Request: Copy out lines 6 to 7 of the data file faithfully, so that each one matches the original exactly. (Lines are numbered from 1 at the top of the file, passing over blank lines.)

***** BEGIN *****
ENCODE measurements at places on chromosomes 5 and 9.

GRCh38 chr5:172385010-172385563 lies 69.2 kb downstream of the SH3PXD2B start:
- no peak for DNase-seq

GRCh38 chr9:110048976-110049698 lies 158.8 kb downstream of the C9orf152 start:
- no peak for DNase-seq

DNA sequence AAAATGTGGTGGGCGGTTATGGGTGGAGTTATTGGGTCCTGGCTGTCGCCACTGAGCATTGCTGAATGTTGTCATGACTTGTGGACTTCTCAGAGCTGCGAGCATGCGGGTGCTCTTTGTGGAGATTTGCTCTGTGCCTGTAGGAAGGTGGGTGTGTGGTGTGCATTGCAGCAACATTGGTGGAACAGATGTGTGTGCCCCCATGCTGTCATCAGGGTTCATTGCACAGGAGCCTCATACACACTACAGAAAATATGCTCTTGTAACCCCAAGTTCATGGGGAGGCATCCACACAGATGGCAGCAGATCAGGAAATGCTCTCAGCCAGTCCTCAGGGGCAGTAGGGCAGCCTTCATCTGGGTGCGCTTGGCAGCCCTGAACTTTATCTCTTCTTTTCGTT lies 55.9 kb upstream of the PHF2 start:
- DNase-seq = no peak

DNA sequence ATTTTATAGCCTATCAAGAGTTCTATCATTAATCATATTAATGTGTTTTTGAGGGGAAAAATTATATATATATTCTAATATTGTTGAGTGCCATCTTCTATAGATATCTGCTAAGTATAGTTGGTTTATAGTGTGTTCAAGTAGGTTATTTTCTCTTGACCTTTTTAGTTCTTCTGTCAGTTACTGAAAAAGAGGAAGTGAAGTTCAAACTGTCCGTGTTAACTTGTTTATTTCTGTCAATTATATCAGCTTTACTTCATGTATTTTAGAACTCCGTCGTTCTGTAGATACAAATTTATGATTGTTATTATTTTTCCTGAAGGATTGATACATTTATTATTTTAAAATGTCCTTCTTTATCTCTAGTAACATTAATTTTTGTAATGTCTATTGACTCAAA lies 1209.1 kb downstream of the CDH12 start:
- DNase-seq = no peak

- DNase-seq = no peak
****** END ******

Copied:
DNA sequence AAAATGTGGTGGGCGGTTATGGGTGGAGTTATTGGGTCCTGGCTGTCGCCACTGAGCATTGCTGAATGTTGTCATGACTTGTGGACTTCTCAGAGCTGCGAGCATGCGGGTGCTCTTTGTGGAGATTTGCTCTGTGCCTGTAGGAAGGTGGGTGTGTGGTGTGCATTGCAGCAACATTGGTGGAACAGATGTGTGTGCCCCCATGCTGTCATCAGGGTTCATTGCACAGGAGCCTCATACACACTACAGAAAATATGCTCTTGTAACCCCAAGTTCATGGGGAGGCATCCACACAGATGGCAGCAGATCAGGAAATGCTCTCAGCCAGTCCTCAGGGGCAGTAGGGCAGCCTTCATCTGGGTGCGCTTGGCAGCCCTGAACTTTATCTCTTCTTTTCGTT lies 55.9 kb upstream of the PHF2 start:
- DNase-seq = no peak